Price paid: $ 250
Purchased from: Local Craig's deal
Features — 7
Locally acquired from a young guy who just upgraded to a point to point Avatar. I've been a fan of the Mosfet Lead 100's having two heads with matching 4x10 cabs and a rare 1x15 combo. Found a custom box which emulates a JTM 45 and housed it. Tis an '89. It's essentially a JCM 900 with a solid state preamp section. Features all the options on the back a period tube Marshall has with an even more versatile Direct Output volume knob which the Mosfets have as well. If I'm just running out to a jam sans pedalboard, I run a Fulltone Fatboost in the loop which thickens the sound and adds watts.
Sound — 8
This head is feather light - 10lbs lighter than the solid state period Mosfets. Smaller power tranny to credit. As with others, I use an EQ in the loop so no need for the C 13 clipping. With all the SS Marshalls (including the Lead 12 and 20) the apparent low volume harshness goes away when the gain and masters are up. The 30 watts can be maxed out and I did have to switch to the Lead 100 head when a kid came up to jam and cranked his Blackstar one night. I have over 30 pedals to compare and nothing comes close to sounding like that Marshall sound in your head as the drive in these Marshalls. That said, the clean channel has quite a lot of crunch to it. It mixes real well with clean boosts and overdrives and one can ride the whole night without the channel switcher. Having a boost upstream and an EQ downstream will get you in JCM territory. Gibsons sound real thick and have tons of sustain with these half hybrids.
Reliability & Durability — 7
Truth be told, this particular unit does hum a bit when cold and when on standby. Had new blues installed and biased by a tech who said there's nothing obviously wrong and to just accept it. I have so much gear that there's not much demand on the Artist. Plopping an extra head on top of the ("Honey I slightly shrunk the Marshall Stack!") makes the whole shebang-with casters-still 6 feet high. So yes, I gig with a backup. It's nearly 30 years old and so are the backups. It's dirt cheap to retube, accepts standard twin post footswitches and has spirit. There's no embedded micro components as all resistors and the like are above board and discreet. Do caution and check voltage stored in the caps and/or bleed them before poking around. The tube sockets have flying leads so you're not cooking the board with heat. In fact this is the coolest running amp I have. The front plate never gets warm and in back only a touch when straining on two cabs. Still I shut down and switch heads between sets.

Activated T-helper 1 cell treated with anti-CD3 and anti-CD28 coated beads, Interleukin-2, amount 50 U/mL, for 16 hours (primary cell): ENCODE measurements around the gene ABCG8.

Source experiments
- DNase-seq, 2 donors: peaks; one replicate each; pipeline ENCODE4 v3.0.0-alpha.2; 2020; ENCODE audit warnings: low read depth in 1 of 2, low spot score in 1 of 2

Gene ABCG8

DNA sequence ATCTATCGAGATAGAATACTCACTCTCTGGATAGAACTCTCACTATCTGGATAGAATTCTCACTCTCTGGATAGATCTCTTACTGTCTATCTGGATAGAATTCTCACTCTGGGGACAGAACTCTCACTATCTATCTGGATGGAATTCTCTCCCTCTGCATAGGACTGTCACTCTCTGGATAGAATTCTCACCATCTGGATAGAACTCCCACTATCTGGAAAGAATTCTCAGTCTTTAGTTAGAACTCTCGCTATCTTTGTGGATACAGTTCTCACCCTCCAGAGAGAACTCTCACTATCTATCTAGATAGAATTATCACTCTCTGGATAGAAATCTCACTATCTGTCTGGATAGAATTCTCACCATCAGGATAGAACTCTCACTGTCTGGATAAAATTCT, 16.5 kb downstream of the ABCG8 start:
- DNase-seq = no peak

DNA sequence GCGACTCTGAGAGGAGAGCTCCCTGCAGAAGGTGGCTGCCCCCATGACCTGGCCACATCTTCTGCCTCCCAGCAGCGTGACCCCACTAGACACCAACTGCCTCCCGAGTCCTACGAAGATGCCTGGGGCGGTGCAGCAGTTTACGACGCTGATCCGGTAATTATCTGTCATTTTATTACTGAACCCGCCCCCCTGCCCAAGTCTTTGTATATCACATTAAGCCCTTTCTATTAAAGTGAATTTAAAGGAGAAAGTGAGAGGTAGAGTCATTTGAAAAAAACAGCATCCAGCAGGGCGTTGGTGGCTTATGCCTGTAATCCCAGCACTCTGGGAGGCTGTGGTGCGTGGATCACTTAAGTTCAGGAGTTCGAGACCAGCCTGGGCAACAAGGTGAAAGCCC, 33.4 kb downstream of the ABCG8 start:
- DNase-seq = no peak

Overall Impression — 8
Despite having two JCM 900's, a Granger Plexi, Carvin V3M and a Mesa combo, the solid (and hybrid) states get used all the time. There's not a huge panoply of versatility here, that's what humbuckers, single coils and a pedalboard is for. I've been playing since the seventies and have been hankering for eighties gear made in UK or the US. These amps were a grand in today's money, made with union labor, and by the same folks and materials as the top heads and combos of the time. The Marshalls suit my finger style rock/fusion/psychedelia well. These get you, with a Uni-Vibe and an octave fuzz on your board, close to Jimi at Woodstock. In fact, the Vibes get lost in the mix without the brightness and lack of compression of the solid state pre-amp. This amp won't impress that much you on its own, but is a good platform for your pedalboard. Go ahead, slam the front end with all the boosts you got, it'll love it.